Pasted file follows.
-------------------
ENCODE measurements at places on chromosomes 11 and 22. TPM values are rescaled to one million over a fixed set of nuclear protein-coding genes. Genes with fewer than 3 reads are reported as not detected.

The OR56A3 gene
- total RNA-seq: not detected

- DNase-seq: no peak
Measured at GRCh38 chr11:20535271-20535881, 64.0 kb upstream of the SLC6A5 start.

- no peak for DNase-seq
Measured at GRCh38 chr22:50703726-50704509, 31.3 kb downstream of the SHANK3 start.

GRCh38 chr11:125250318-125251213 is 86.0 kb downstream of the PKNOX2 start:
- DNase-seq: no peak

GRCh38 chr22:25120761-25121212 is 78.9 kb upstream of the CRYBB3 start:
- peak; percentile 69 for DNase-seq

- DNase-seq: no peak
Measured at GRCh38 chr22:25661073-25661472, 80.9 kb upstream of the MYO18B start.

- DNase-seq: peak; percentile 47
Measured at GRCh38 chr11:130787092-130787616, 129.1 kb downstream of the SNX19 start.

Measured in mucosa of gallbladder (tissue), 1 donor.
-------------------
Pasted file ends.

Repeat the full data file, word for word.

ENCODE measurements at places on chromosomes 11 and 22. TPM values are rescaled to one million over a fixed set of nuclear protein-coding genes. Genes with fewer than 3 reads are reported as not detected.

The OR56A3 gene
- total RNA-seq: not detected

- DNase-seq: no peak
Measured at GRCh38 chr11:20535271-20535881, 64.0 kb upstream of the SLC6A5 start.

- no peak for DNase-seq
Measured at GRCh38 chr22:50703726-50704509, 31.3 kb downstream of the SHANK3 start.

GRCh38 chr11:125250318-125251213 is 86.0 kb downstream of the PKNOX2 start:
- DNase-seq: no peak

GRCh38 chr22:25120761-25121212 is 78.9 kb upstream of the CRYBB3 start:
- peak; percentile 69 for DNase-seq

- DNase-seq: no peak
Measured at GRCh38 chr22:25661073-25661472, 80.9 kb upstream of the MYO18B start.

- DNase-seq: peak; percentile 47
Measured at GRCh38 chr11:130787092-130787616, 129.1 kb downstream of the SNX19 start.

Measured in mucosa of gallbladder (tissue), 1 donor.